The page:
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Protect Yourself From Common Financial Scams

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Older Americans are ripe targets for all kinds of financial scams. Many have no spouse or adult children living with them, and they might be worried about falling sick and growing old. As a result, savvy scam artists prey on America’s seniors, hoping to hoodwink them into handing over their money. To protect yourself, be on the lookout for the following financial scams.

Common Scams

According to the National Council on Aging, scams targeting seniors are increasing. Scammers reason that seniors will not report the scams, so they are considered “low risk” targets. Some of the more common scams include:

  • Strangers attending a funeral and telling grieving family members that the deceased owed them money.
  • Funeral homes insisting that a cremation must be done in an elaborate and expensive casket.
  • Con artists calling and telling you that your child or other relative has been injured. You then send money to the con artist.
  • Fake charities calling up and soliciting funds.
  • Emails from a scammer pretending to be from the IRS. These emails get you to turn over personal information, such as your Social Security Number and/or bank information.

These are only some of the more common scams. At base, all financial scams are the same: someone has lied to you in order to get money.

Report Fraud and Other Scams

You can protect fellow seniors by reporting all suspected scams to the authorities so that they can investigate. It’s okay if you are not 100% sure something is a scam. It is enough to have a strong suspicion that it is. Let the authorities figure out what is legitimate and what is not.

One reason seniors do not report scams is that they are embarrassed someone has taken advantage of them. They might worry that their children will think they are becoming senile. However, anyone can become the victim of a scam—even a young person—so there is no reason to be embarrassed. Pick up the phone and call the local police to report any fraud.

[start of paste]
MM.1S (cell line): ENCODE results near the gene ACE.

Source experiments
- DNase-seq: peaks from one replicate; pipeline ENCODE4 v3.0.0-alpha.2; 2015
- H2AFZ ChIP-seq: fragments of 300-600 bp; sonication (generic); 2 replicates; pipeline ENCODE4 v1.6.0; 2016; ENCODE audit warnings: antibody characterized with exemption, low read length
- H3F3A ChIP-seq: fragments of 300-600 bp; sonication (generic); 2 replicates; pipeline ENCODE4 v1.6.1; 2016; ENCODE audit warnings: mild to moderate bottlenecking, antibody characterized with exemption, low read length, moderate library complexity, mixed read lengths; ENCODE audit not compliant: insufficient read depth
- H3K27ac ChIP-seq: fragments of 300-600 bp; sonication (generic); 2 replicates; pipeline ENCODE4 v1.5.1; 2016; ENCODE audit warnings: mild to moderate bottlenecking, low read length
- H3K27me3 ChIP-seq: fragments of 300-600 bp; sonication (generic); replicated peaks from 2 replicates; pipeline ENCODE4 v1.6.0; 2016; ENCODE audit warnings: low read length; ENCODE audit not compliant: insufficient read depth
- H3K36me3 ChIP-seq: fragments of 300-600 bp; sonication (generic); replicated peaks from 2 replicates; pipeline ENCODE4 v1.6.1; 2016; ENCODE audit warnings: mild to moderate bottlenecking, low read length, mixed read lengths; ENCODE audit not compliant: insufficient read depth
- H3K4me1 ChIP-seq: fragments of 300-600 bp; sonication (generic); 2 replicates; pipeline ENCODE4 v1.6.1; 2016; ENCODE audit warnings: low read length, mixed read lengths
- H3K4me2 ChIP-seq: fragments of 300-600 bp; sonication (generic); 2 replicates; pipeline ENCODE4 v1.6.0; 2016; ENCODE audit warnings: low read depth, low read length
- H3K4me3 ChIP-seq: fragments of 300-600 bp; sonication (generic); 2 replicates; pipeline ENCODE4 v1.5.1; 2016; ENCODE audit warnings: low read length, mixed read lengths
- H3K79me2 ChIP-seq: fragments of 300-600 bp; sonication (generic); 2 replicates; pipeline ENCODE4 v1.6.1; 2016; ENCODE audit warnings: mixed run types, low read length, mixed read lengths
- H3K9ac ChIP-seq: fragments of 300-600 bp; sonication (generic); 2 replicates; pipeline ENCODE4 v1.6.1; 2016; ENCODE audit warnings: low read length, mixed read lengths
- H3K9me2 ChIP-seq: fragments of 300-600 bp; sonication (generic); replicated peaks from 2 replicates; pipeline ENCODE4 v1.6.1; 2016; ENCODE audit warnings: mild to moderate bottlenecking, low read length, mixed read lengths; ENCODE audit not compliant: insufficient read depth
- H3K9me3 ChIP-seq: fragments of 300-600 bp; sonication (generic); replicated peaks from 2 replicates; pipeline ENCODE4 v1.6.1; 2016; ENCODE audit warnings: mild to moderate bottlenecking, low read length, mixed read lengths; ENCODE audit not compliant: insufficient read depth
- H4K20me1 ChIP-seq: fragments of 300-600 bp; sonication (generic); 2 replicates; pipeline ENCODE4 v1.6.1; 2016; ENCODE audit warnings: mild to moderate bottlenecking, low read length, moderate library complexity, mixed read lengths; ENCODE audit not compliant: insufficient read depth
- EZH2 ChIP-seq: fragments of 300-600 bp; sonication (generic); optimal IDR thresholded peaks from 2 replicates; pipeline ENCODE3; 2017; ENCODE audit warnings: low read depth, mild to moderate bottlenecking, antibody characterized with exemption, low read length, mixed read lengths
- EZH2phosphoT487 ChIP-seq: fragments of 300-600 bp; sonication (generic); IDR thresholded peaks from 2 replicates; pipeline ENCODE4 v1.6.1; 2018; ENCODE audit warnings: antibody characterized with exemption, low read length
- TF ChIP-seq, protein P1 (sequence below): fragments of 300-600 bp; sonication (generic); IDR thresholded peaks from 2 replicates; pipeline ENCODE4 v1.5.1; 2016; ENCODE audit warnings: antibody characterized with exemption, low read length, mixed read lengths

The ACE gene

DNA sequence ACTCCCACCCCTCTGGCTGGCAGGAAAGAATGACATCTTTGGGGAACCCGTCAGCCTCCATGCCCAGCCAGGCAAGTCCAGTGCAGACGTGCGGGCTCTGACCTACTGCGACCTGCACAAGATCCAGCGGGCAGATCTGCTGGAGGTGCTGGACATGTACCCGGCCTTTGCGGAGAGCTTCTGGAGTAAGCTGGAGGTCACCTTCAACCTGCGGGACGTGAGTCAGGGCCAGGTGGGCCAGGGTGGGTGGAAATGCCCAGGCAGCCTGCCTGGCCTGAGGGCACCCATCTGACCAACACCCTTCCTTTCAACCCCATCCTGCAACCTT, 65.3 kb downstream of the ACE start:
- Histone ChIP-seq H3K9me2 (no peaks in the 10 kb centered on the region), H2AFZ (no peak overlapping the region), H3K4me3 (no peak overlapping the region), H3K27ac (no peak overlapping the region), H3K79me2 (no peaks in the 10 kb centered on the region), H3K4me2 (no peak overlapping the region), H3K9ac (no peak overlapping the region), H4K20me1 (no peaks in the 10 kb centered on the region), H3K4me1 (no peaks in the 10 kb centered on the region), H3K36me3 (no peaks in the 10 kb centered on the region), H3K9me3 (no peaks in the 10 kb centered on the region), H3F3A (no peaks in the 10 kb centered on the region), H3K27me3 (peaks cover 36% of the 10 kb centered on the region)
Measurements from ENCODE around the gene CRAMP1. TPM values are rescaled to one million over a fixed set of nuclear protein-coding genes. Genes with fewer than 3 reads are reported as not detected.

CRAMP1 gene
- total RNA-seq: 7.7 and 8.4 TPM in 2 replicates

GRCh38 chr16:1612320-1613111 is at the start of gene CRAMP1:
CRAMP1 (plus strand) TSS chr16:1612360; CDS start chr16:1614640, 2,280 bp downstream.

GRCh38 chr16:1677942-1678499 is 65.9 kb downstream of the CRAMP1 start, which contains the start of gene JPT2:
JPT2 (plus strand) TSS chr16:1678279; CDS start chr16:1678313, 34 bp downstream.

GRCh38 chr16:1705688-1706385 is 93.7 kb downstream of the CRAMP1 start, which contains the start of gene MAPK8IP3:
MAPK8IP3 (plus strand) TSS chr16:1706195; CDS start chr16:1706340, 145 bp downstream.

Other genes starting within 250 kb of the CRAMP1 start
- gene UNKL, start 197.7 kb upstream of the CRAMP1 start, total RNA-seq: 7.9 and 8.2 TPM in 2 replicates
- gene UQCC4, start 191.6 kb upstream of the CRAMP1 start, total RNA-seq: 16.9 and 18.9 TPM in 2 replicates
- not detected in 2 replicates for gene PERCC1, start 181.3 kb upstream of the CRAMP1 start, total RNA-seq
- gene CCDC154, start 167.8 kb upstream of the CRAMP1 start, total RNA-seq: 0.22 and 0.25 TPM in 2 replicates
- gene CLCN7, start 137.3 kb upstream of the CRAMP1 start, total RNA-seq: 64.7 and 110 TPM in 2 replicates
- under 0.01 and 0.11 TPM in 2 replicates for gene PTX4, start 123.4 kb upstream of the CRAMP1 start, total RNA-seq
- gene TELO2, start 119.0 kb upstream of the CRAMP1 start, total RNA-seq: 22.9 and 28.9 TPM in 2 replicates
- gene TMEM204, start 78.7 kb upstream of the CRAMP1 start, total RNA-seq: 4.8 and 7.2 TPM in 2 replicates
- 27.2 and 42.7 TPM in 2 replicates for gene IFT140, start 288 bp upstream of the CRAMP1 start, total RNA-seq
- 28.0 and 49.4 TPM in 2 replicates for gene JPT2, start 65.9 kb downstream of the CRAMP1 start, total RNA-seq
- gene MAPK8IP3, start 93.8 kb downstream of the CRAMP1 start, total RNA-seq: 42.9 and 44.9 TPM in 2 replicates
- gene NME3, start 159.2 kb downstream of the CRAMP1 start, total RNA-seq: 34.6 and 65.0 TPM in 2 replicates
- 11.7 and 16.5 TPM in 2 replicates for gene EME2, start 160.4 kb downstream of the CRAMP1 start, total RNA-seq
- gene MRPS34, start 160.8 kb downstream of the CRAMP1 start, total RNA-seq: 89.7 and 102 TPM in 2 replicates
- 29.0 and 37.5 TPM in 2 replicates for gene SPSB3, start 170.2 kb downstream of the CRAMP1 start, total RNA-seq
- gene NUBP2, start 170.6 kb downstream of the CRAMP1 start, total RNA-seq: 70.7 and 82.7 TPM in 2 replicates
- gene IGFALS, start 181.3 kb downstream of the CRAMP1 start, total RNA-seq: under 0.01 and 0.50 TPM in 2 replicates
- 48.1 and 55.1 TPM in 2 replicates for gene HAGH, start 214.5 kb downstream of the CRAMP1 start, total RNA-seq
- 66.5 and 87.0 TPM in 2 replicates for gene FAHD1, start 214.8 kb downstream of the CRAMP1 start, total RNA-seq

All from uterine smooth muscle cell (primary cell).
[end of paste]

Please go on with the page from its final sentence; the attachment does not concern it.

If you believe someone has gained access to your bank or credit cards, you should call those companies as well. Feel free to ask a relative or even an adult acquaintance to help you if you need assistance.

Protecting Yourself

 There are many strategies that can help you avoid falling victim to a financial scam. Consider the following:

  • Never buy from anyone who contacts you unannounced. Instead, only buy from people you contact.
  • Never give personal information over the phone unless you made the call. Personal information includes date of birth, Social Security Number, Medicare information, or banking information.
  • Get information in writing. It is very easy to become confused when listening to someone ramble over the telephone or in person. Insist on getting terms of any transaction in writing so you can review them with someone you trust, like a child or lawyer.
  • Sign up for the Do Not Call list so you won’t receive unwanted solicitations.

By following these helpful tips, you can retain your peace of mind and prevent yourself from becoming the victim of a scam.

Legal Help is Available

If you or a loved one has fallen victim to a scam, you should talk with an elder law attorney immediately. At the Millhorn Elder Law Planning Group in the Villages, our lawyers can help you identify your options. We can also discuss estate planning tools, like a financial power of attorney, that can protect your finances going forward.

Resource:

ncoa.org/economic-security/money-management/scams-security/top-10-scams-targeting-seniors/

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